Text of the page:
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Getting started with Azure Data Factory Mapping Data Flows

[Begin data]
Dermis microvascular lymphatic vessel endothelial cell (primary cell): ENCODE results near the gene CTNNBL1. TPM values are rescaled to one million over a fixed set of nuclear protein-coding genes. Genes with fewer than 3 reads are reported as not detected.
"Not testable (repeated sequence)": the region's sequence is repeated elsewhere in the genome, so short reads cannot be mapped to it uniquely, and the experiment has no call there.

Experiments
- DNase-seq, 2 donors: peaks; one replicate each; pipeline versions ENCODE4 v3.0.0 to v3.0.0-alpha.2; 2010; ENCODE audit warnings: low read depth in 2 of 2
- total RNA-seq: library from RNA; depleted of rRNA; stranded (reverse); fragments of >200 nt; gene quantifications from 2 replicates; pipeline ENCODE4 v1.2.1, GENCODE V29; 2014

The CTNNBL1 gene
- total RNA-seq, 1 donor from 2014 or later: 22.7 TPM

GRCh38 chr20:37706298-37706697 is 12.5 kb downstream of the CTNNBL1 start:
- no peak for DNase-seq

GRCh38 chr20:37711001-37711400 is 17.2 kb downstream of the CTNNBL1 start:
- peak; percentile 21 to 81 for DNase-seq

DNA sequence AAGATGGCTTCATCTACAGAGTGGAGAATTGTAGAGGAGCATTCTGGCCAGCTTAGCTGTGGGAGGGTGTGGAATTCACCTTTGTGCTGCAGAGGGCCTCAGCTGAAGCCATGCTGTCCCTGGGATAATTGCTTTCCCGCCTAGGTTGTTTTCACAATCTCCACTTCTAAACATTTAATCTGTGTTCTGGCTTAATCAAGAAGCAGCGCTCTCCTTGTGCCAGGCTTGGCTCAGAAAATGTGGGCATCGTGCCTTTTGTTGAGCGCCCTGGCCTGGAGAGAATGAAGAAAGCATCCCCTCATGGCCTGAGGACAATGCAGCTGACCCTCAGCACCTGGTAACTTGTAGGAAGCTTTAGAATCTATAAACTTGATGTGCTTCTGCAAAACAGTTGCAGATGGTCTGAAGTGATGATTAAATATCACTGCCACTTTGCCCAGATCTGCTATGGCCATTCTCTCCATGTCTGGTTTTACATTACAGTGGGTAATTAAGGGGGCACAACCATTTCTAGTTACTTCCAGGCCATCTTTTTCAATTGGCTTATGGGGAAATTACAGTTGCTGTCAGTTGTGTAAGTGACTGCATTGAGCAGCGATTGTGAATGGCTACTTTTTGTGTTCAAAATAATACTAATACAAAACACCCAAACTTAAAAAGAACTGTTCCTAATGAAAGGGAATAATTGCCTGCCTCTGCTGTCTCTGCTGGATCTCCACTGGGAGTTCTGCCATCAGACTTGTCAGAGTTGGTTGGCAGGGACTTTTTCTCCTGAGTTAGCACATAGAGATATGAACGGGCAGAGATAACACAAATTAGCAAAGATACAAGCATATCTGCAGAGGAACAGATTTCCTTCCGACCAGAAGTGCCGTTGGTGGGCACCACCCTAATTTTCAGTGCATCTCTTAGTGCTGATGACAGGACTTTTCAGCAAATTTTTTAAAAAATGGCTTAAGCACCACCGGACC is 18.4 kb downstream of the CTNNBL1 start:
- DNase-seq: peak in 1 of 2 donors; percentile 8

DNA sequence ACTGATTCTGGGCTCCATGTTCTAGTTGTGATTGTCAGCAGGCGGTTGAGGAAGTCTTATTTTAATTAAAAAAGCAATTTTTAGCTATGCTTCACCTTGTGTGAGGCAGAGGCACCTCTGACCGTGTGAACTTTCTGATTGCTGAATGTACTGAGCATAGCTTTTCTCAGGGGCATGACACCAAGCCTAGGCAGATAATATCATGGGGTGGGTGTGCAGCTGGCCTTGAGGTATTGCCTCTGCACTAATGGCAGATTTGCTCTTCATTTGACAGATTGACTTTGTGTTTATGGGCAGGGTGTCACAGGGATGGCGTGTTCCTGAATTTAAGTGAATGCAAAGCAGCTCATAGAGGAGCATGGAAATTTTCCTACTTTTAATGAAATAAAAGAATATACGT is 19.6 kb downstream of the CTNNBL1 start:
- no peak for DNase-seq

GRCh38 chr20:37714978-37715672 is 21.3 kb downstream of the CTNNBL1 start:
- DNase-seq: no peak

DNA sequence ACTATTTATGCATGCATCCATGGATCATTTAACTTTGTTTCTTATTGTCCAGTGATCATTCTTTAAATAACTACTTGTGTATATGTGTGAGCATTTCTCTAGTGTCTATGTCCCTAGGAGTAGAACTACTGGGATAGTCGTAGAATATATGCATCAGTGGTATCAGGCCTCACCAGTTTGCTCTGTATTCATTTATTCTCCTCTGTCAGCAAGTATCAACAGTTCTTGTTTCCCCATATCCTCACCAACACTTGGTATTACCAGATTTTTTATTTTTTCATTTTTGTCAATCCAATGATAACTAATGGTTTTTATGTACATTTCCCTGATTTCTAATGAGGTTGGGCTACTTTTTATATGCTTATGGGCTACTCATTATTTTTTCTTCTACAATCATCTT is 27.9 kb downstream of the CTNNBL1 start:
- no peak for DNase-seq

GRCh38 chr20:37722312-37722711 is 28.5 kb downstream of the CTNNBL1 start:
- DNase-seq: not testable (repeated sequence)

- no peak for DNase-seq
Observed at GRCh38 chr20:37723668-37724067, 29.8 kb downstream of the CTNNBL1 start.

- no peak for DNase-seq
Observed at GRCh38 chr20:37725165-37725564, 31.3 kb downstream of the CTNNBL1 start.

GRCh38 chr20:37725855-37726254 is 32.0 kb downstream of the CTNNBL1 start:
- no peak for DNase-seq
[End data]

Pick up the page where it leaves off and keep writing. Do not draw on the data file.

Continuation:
Azure Data Factory V2 is the go-to service for moving large amounts of data within the Azure platform and, up until relatively recently, was focussed predominantly on control flow rather than data flow. Those familiar with SQL Server Integration Services will be aware of the difference however, to clarify, Control flow is used to orchestrate activities within a data pipeline whilst Data flow is used to physically move and transform the data. In May 2019, the Azure Data Factory team released into public preview the Azure Data Factory Mapping Data Flows (MDF) functionality, which effectively moves ADF from being an orchestration tool into a fully fledged ETL tool. This new feature allows developers to configure data transformation logic using a no code, drag and drop approach and implements many of the transformation concepts that existed in SSIS. In fact, there exists an excellent comparison between SSIS, SQL and ADF MDF written by Kamil Nowinski available through this link which highlights how the three technologies matchup: https://sqlplayer.net/2018/12/azure-data-factory-v2-and-its-available-components-in-data-flows/. Points to note are that ADF does not have event handlers in the way SSIS does and also does not have an equivalent to the script component within Data Flows. It does have a custom activity which allows you to write C# within the control flow but currently you cannot write any custom code within a Mapping Data Flow. Prior to the release of MDF, Data Factory could move data from one place to another with its copy activity however it could not modify the file in any meaningful way and would require external services such as SQL Data Warehouse or Data Lake Analytics (RIP) to be used to fill this gap. The copy activity performed the data movement using the Azure Integration Runtime which provided the compute power needed to complete the operation, so does that mean that Mapping Data Flows run on the same compute resource? NO is the answer. In fact, your graphical data flow is converted into Scala and then compiled into a JAR library to be executed on a Databricks (Spark) cluster which is deployed and managed by Microsoft solely for running your data flow activities. This does mean that any pipelines that utilise MDF have a slight overhead to allow for the cluster to start-up and configure, however Microsoft are looking at ways to reduce this and there is no need for an ETL developer looking to build MDF’s to know anything about Databricks, Scala or Spark Clusters – although it will certainly help!So, it’s in public preview so let’s get using it! This blog will walk through the process of creating a basic cleaning data flow that will populate a SQL Database table with the values from a delimited text file. To begin, we need some data factory objects, anyone familiar with data factory will understand we need Linked Services and Datasets to connect to our data and create schemas, and Pipelines to give structure to the activities and create our control flow. In this example I have a small comma separated file that has some data quality issues such as,Leading and trailing white spaceWeird column namesNon standardised NULL valuesWeak data typesThe data flow we will create will address all of these issues before depositing the file into a SQL Database. First, we should create a linked service that connects to a blob store or data lake account where our dirty file is stored. We then need a dataset that sits on top of the Linked Service which allows us to locate and read the file using the specified parameters such as file path, column delimiter, row delimiter etc. Additionally, in this dataset we can import the schema of the file so that we have some column names available. Next, we can create a linked service that connects to our output SQL Database and also a dataset that points to the correct table again, importing the schema. After creating these objects we also need a pipeline to orchestrate the process and this will ultimately call our fancy new data flow. You only need a single activity in this pipeline which will be found under the “Move & Transform” heading and is called “Data Flow (Preview)”At this point you should have something similar to the following with the exception of the data flow object under the Data Flows (Preview) tab:NOTE: I have not gone into much detail about creating these objects as they will be familiar to most ADF developers. For pointers on how to create the above follow this link: https://docs.microsoft.com/en-us/azure/data-factory/quickstart-create-data-factory-portal Now we can begin creating our Data Flow. Firstly, we will add the source and the sink to our data flow, this gives us our bookends as a clear starting point, and we can then play about with middle bit afterwards. Also, at this point, toggle the switch at the top of the Data Factory UI named “Data Flow Debug”, this will start a cluster up for you and avoid you having to wait later onHover over the Data Flows (Preview) header and click on the ellipsis, choose “Add Data Flow” and this will take you into the Mapping Data Flow UI where you can begin creating you Data Flows. Remember to set a sensible name for your data flow in the general tab of the data flow UI. Click “Add Source” and we can begin configuring the source activity of our data flow. Provide a clear name that identifies the source. This source is fed from a dataset so the names should closely match. Choose the dataset that is linked to your blob account and uncheck “Allow schema drift”. This is a useful option and allows for constantly changing sources files to be handled however we will cover that in a later blog. On the “Source Options” tab you can choose to add actions that occur after completion such as deleting or moving source files. On the “Projection” tab you can tailor your schema which is defined in the source dataset. My preference is to leave these all as strings to avoid any early typing errors as we will address these later in the flow. Finally, on the Optimize, Inspect and Data Preview tabs, all defaults can remain the same. Now click on the tiny + icon in the bottom right corner of the source activity and choose “Sink” from the drop-down list. Here we can configure the output of our flow which in this case will be a SQL Database. Specify the name, again relating it to your sink dataset, and choose the SQL Database dataset created earlier. On the “Settings” tab you can choose which methods can be used by ADF when working with your table. These can be any combination of Insertion, Deletion, Upserting or Updating. Also, you can define actions to occur in the database before loading the data such as recreating the entire table or truncating the existing table before loading into it. Finally, on the “Mapping” tab you can map columns from source to sink. Be aware that any columns that are not strings in your database will not be able to be mapped until the data typing has occurred. Now we have a basic copy structure that does nothing clever yet but does connect our dirty source file up to our sink dataset. We can begin doing the actual transform. The first transformation we will do will be to Trim white space from columns. Click on the + icon and choose “Derived Column”. Within the “Derived Column Settings” tab you should add each of the columns in your source dataset and then enter the following expression for each one in the expressions editor: trim({column name}). This expression will remove any whitespace from the columns value ensuring the database receives a clean value. Now we will standardise any NULL values and also transform any columns into their correct data types. To do this, click the + icon again and choose “Derived Column” again. Similar to the above step you can add an entry in the “Derived Column Settings” tab for each column, adding the below expression for each column: replace(replace({column name}, ' ',''),'Unknown',''). This expression will replace any empty values with NULL and also any values where we have ‘Unknown’ will also get replaced with NULL so that we have some standardisation before loading into the database. Any NULL values already present will be untouched. In my dataset I need to change one column from its originating string data type into an int so that it can be dropped in the DB. Rather than doing this change in place, it is best to create a new column to do this so that you have an original column and the new column with the correct type. Whilst still in the expression editor, hover over any column name in the “OUTPUT SCHEMA” window that is visible on the left hand side and choose the + icon. This will allow you add a new column to you data flow and you can use any of the conversion functions (toInteger, toLong, toString, toDate, toBoolean etc) to coerce the value into its correct type.At this point you should have four steps that resemble the below screenshot. Once your Data Flow Debug session is online you can debug the data flow and hopefully see the nice clean values pass through into the database. Throughout this process I recommend taking a peek at the Inspect and Data Preview tabs. The Inspect tabs give a bit more information about what steps are taking place on the data in that activity and the Data Preview will show you how the data will look, although the Debug session needs to be active for this to work. Finally, the optimize tab allows you to set the partitioning of the data using techniques such as Round Robin, HASH and range distribution although these are out of the scope of this blog. Hopefully this brief tutorial has been helpful and allowed you to gain some early knowledge on Data Factory Mapping Data Flows meaning that you can go on to create Flows that are tailored to your needs and cover off a wider variety of scenarios. Any questions, thoughts or feedback, please catch me on twitter @MattTheHow.